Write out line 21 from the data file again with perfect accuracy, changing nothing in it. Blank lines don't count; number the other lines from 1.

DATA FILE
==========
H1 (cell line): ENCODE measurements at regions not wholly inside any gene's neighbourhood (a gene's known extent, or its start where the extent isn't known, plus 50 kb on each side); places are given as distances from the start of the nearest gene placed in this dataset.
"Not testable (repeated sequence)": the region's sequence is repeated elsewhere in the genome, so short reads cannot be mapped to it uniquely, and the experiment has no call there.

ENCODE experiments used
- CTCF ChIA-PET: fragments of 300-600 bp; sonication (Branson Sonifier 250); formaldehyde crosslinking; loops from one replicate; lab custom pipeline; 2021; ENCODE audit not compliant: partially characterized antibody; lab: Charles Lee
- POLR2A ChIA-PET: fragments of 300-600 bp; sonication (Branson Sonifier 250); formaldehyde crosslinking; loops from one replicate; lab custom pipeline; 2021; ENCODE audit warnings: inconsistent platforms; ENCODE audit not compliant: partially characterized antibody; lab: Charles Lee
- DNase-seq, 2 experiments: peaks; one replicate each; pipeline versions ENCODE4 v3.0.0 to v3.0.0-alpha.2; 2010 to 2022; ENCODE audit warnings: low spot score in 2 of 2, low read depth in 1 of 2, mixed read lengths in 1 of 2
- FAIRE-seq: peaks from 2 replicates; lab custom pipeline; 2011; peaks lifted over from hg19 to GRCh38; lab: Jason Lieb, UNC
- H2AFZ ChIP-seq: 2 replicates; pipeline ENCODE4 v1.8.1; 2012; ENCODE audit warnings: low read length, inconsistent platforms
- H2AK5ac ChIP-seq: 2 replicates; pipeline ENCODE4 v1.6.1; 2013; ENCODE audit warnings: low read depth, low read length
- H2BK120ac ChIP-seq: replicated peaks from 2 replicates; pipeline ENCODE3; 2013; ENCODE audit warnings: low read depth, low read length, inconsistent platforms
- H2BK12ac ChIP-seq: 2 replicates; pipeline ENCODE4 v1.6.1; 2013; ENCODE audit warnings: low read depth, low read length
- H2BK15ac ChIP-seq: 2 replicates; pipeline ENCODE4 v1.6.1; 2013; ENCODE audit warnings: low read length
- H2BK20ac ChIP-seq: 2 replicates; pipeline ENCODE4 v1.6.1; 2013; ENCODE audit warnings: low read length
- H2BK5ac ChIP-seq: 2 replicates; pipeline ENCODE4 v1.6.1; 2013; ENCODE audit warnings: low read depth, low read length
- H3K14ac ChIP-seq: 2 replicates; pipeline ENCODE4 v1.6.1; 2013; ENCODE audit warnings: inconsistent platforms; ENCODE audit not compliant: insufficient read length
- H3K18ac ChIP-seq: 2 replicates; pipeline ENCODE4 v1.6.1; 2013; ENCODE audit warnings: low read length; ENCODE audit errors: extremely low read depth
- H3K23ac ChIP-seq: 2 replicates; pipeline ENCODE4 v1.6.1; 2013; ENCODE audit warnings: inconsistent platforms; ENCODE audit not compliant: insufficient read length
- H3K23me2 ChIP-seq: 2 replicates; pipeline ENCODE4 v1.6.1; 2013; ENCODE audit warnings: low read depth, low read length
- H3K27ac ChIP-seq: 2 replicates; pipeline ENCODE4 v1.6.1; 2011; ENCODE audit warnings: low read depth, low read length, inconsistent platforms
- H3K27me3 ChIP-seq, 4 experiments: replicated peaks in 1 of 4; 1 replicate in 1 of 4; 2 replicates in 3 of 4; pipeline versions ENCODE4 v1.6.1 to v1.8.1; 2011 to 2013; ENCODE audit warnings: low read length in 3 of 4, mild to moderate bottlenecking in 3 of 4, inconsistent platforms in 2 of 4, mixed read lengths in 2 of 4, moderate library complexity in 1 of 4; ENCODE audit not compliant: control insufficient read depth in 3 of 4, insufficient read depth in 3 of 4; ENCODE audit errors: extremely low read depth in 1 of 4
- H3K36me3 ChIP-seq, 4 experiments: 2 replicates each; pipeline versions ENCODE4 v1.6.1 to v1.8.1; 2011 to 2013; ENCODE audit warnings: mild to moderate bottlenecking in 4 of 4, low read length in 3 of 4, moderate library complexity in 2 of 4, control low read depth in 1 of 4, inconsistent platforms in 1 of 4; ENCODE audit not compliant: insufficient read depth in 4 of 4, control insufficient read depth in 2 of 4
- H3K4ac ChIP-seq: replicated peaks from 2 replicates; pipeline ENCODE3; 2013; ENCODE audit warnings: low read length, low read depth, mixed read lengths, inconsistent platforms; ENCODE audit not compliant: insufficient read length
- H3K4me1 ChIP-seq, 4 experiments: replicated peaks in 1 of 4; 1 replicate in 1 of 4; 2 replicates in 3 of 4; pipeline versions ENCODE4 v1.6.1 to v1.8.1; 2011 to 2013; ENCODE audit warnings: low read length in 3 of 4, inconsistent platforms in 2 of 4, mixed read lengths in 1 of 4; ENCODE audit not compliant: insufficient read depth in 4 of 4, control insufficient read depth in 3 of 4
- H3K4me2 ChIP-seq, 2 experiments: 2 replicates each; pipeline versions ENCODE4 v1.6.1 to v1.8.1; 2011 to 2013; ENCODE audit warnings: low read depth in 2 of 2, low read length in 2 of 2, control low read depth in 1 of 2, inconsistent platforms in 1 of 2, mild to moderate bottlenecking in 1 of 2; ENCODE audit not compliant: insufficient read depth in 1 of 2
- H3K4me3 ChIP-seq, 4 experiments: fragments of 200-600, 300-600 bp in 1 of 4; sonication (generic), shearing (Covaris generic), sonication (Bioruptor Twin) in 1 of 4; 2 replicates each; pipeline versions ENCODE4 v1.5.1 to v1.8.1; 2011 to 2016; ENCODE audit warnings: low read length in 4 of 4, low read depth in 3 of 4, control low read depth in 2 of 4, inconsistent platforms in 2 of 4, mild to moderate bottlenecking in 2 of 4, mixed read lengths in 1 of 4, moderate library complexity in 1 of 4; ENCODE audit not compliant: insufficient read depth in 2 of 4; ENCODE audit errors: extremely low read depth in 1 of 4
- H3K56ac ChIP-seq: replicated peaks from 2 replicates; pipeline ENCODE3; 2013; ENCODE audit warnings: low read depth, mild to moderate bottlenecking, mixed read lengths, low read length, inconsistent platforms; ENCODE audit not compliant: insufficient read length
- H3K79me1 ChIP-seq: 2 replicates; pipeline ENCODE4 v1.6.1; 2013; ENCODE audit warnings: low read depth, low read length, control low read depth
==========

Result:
- H3K36me3 ChIP-seq, 4 experiments: 2 replicates each; pipeline versions ENCODE4 v1.6.1 to v1.8.1; 2011 to 2013; ENCODE audit warnings: mild to moderate bottlenecking in 4 of 4, low read length in 3 of 4, moderate library complexity in 2 of 4, control low read depth in 1 of 4, inconsistent platforms in 1 of 4; ENCODE audit not compliant: insufficient read depth in 4 of 4, control insufficient read depth in 2 of 4